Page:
Alaska governor, in impeachment testimony, tells his side of story. Sheffield tells state's senators he can't remember crucial meeting

Seven days after hearings began on impeachment proceedings, Gov. Bill Sheffield finally got his chance to explain the gap in his memory that led a grand jury to declare him unfit for office. ``I've wracked my brains,'' said Governor Sheffield, who nevertheless testified he could not recall a specific meeting in his office with his chief aide and a major campaign contributor who was seeking a state office lease.

Sheffield, a Democrat, spent Tuesday evening in a courtroom testifying before the state Senate Rules Committee. It is there, before all 20 state senators and a statewide television audience, that the governor's fight for political survival has been unfolding.

By most accounts, Sheffield's opening performance wasn't brilliant, but he didn't ``shoot himself in the foot with a smoking gun,'' the often-repeated standard by which his performance was being judged. Prior to his testimony, most political observers were predicting he would survive the impeachment process unless he demonstrated an overwhelming lack of candor.

Chief aide John Shively and campaign contributor Lenny Arsenault have both already testified that the meeting Oct. 2, 1984, led to a change in specifications for office space in Fairbanks, so that only one building could qualify for the $9.1 million lease.

Mr. Arsenault owns a small share of that building, and he represented it for the owners in a series of meetings with Sheffield and his staff. ``Basically, I was like a messenger boy,'' said Arsenault, who had raised $92,000 in postelection contributions for the governor in 1983.

In a July 2 report recommending Sheffield's impeachment, the grand jury said it was unbelievable that Sheffield couldn't recall that meeting and others in which the lease and the ensuing investigation were discussed. Sheffield appeared twice before the grand jury, and though no indictments were issued, the jury said he lied under oath.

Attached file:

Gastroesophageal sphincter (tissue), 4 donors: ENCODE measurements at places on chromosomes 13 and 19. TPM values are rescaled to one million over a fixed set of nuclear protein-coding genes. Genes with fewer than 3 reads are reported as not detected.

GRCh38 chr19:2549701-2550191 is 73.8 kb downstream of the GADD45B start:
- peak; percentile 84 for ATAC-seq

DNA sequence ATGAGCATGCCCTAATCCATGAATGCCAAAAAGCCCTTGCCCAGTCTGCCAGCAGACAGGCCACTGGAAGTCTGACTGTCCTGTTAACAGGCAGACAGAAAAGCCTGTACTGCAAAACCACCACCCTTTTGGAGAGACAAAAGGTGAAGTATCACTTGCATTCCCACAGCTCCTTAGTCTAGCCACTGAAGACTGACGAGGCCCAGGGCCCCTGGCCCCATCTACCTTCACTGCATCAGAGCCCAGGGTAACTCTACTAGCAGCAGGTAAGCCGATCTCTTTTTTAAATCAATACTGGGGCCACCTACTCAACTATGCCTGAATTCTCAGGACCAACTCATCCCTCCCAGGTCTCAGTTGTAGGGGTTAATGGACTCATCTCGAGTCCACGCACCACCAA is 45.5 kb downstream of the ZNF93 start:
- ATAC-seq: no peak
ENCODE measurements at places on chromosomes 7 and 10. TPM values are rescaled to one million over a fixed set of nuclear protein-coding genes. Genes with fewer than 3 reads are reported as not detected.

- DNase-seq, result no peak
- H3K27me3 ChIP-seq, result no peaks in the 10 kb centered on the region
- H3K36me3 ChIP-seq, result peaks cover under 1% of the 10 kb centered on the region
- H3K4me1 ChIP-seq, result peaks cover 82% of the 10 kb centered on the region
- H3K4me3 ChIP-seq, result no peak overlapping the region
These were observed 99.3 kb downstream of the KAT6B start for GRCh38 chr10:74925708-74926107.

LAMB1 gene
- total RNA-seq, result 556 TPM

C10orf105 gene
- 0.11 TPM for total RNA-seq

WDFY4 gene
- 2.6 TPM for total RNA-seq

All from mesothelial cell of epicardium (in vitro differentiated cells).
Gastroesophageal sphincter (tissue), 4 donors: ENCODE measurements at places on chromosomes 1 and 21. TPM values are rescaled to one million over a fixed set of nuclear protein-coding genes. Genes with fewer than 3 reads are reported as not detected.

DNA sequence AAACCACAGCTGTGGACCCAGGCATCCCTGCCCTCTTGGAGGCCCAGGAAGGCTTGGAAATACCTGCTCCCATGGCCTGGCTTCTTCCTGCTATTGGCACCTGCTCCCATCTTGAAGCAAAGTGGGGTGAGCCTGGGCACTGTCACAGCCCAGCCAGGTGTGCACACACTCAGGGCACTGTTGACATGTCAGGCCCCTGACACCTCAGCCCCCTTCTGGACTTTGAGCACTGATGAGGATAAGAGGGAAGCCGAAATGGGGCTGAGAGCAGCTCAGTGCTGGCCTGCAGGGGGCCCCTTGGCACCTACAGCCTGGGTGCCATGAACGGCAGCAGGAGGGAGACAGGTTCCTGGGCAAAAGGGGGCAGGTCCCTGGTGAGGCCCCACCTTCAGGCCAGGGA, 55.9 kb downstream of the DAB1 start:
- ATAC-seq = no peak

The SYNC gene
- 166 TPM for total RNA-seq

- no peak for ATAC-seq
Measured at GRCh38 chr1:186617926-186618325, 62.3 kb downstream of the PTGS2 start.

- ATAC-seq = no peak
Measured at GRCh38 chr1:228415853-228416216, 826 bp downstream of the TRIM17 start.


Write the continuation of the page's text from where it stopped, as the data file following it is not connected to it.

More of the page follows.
But at the time of the Oct. 2 meeting, Sheffield testified Tuesday, he had a lot on his mind: an upcoming trip to China, the new state budget, and the appointment of a management board for the Alaska Railroad, which the state was about to purchase.

Under the questioning of his longtime attorney and friend John Conway of Anchorage, Sheffield said he had taken only a ``minor interest'' in the office lease.

But Sheffield became testy and, toward the end, somewhat shaken during the hour-long cross-examination by Watergate veteran Samuel Dash, the Senate attorney.

Mr. Dash, who became known to millions of television viewers in 1973 as the chief counsel to the US Senate select Watergate committee, attempted to demonstrate that Sheffield took unusual interest in the lease.

And, in using a newly discovered memo written by Sheffield that hadn't been seen by the grand jury, Dash showed that the governor had been discussing the building and Arsenault's ownership at least six months earlier than previously disclosed.

Senators who commented on the governor's first day as a witness said they have not made up their minds on how they will vote.

``We've just begun the truth-finding part of the perjury question,'' said Sen. Joe Josephson (D).

Sen. Vic Fischer (D) said Sheffield handled himself confidently and spoke as well as he ever had as governor.

It takes two-thirds of the Senate to return a bill of impeachment. The vote is not expected until next week.

If the Senate impeaches Sheffield, a trial would be held in the State House over whether to remove Sheffield from office.

The Senate is divided among 11 Republicans and 9 Democrats. But in Alaska politics, party labels can be secondary to the traditional rural-urban split. Of the four senators who have consistently criticized the grand jury for urging impeachment proceedings, one is a Republican from ``the bush,'' a Sheffield stronghold.

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